In addition to the tests which were performed utilizing the additive formulation of the present invention, it was also used in a stability test to illustrate the activity of the formulation as a fuel oil stabilizer. The one-day fuel oil stability test which was used consisted in filtering the fuel oil through coarse filter paper to remove any sediment or emulsion which may have been present. Following this, 1 liter of the fuel oil was measured into a flask containing 4 mild cold-rolled steel strips 5 × 1/2 × 1/16 inches in size which had been sand blasted and rinsed with a solvent. In one flask 10 ppm. of an additive formulation of the type set forth in Example I above were added to the fuel oil and the two flasks were swirled to thoroughly admix the mixture. An oxygen line was then placed in the flask and the air space was purged with oxygen for a period of 5 minutes. Following this, a Teflon sleeve was placed on the stopper of the flask, the flask was stoppered and the stopper was secured with steel springs. The flasks were then placed in an oil bath for a period of 16 hours while maintaining the temperature of the bath at 212° F. At the end of the 16 hours, the flasks were removed from the bath and allowed to return to room temperature for a period of 1 hour. An AA Millicore filter disc was weighed in a Petri dish. The fuel oil was then filtered through the disc into a clean suction flask, using a soft vacuum at the start of the filtration to avoid any possible damage to the filter. Upon completion of the filtration, a portion of the filtered oil was removed for a color determination. The flask and iron strips were then rinsed three times with 100 cc. portions of solvent, said solvent being also filtered through the filter. The filter was then rinsed with a small amount of additional solvent to insure that all of the oil was washed through the filter. Thereafter the filter was suction dried by an additional vacuum treatment.
The filter was then removed and placed in the same Petri dish in which it had previously been weighed. The filter was then baked in an oven for 1 hour at a temperature of 95° C., following which the dish was removed, cooled in a dessicator for a period of 16 hours and reweighed. The net gain in weight was calculated as milligrams of sediment per liter. The total sediment which is formed is taken as an important criterion of fuel oil stability due to the fact that it correlates roughly with field performance.
The stability test hereinbefore described was utilized with two separate fuel oils. The characteristics of these fuels are set forth in the following table.
__________________________________________________________________________Characteristics Fuel 1 Fuel 2__________________________________________________________________________Gravity, API 60° F. 32.8 (0.8612) 30.8 (0.8718)Flash, PMCC, °F 178 168Color, ASTM D-1500 0.5 <1.0Cloud Point, ASTM D-2500 5 -2Pour Point, ASTM D-97 0 -15Viscosity, Kin CS at 100° F. 2.88 3.35Saybolt Color -- --Dist. ASTM D-87 IBP° 370 373 10% 447 456 50% 524 539 90% 586 610 EP° F 620 642Total Sulfur, wt-% 0.258 0.226Mercaptan Sulfur, wt-% 0.0021 0.0003Hydrogen Sulfide, wt-% <0.0001 <0.0001Total Nitrogen, ppm 64±1 105±1Acid No., mg KOH/gm <0.001Alkali extractable Phenols, by UV/ppm 175 510Alkali extractable Thiophenol by UV/ppm <10 40Copper by AAS, ppb 15 <10Photo Color 93.0 93.0Color ASTM D-1500 converted 1/2 1/2Sediment, mg/100 ml 0.5__________________________________________________________________________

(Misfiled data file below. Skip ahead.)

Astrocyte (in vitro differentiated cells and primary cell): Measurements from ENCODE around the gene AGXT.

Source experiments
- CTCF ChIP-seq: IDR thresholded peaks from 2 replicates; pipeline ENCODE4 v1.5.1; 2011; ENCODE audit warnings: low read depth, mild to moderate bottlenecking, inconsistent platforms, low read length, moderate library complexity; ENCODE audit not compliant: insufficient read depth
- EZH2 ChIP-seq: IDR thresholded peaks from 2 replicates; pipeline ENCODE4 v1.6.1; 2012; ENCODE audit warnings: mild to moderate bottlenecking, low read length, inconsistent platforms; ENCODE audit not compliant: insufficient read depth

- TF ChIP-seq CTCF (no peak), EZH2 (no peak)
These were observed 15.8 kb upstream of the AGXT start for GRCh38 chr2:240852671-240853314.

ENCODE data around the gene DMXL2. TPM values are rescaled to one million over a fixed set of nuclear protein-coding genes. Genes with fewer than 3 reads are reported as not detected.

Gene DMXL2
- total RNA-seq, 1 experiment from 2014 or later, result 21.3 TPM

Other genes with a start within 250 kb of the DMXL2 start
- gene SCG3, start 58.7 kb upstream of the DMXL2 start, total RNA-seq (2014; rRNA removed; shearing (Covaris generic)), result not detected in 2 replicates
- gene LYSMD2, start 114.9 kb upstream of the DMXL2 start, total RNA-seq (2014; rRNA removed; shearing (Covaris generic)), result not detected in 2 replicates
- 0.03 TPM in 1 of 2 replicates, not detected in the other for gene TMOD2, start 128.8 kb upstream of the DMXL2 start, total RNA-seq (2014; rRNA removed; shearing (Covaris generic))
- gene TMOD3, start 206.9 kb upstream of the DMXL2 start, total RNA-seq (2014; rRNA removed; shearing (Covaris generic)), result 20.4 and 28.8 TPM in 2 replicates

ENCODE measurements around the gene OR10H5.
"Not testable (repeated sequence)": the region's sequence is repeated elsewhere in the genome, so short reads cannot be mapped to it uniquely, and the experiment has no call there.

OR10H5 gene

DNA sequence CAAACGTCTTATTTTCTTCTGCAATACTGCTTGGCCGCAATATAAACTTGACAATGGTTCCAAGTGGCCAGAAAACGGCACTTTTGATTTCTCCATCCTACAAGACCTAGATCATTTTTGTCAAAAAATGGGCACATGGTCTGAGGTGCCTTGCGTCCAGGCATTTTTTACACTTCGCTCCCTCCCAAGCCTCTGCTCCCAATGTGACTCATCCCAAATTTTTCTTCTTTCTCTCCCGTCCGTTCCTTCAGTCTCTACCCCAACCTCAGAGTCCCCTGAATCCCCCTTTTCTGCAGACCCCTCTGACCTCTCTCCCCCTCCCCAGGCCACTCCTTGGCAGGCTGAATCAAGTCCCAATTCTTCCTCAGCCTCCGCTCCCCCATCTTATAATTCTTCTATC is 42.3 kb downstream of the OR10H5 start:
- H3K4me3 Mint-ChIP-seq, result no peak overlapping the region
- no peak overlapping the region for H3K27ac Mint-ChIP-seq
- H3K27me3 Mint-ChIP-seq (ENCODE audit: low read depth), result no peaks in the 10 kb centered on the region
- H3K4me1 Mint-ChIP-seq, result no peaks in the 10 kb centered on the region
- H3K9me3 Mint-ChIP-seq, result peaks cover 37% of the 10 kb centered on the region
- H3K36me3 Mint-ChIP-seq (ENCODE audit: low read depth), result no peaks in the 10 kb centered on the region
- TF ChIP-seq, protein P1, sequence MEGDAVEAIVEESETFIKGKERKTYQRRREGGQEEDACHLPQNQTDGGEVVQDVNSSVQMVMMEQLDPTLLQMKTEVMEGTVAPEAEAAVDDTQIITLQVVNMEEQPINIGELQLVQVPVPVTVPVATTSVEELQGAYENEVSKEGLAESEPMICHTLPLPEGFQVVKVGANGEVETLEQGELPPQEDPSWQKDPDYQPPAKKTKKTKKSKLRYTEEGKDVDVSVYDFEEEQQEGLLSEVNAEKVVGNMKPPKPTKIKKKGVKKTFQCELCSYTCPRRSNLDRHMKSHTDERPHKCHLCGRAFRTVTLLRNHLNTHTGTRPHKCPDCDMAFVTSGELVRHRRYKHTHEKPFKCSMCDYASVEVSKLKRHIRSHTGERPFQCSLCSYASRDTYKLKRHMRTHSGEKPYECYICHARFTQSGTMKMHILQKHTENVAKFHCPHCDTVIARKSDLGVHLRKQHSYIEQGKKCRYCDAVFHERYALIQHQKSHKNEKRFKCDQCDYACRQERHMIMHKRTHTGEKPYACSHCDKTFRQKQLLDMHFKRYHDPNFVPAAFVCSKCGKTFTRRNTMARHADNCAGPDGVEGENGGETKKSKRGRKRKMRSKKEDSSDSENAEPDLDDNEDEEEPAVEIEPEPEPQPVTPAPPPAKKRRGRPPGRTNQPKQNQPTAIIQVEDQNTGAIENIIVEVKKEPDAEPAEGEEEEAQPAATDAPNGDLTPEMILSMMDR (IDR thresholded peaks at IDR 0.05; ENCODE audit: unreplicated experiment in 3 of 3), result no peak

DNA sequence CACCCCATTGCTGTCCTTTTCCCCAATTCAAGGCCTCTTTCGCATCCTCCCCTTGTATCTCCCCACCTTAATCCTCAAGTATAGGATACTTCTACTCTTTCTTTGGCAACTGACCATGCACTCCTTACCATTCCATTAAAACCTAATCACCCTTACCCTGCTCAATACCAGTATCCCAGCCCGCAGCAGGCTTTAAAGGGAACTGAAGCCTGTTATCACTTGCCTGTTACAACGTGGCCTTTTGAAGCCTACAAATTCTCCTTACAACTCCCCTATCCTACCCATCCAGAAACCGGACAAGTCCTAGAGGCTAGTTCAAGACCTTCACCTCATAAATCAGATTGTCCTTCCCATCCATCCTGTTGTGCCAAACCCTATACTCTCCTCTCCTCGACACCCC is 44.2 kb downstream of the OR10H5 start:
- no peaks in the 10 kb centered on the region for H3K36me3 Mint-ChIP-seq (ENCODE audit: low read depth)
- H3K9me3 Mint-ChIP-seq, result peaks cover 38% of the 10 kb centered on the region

The results of the two tests utilizing, as hereinbefore set forth, 10 ppm. of the additive formulation of Example I above, is as follows:
ONE-DAY FUEL OILSTABILITY TEST AdditiveFuel (at 10 ppm.) ASTM Color Sediment mg/100 ml______________________________________1 None 1 0.31 A 1 0.12 None 1 0.32 A 1 0.1______________________________________ A = Additive formulation of Example I
It is readily apparent from the above data that the fuel oils containing the additive formulation retarded the tendency of the oils to form sediment and, in addition, maintained the color of the oil in an acceptable form.
To illustrate the corrosion protection activity of the additive formulations of the present invention, another test is performed in which an iron strip has one surface thereof freshly polished. The iron strip is placed with the polished side up on the bottom of an 800 ml beaker which contains 500 ml of fuel oil in order to prewet the surface. The 500 ml of fuel oil is transferred to a Waring blender and mixed with 5,000 ppm. of distilled water for 1 minute. The resulting hazed fuel is returned to the beaker which is thereafter covered with a glass. After a 24-hour period of settling, the iron strip is examined for rust and the percentage of the surface covered by rust is determined. The test is repeated after aging the fuel oil at 110° F. for a period of 6 weeks and again after 18 weeks. When the additive formulation of the present invention is admixed with fuel oil in an amount of 10 ppm. it will be found that the freshly polished surface of the iron strip will have a smaller area of rust than will the iron strip which has been immersed in a fuel oil which does not contain the additive.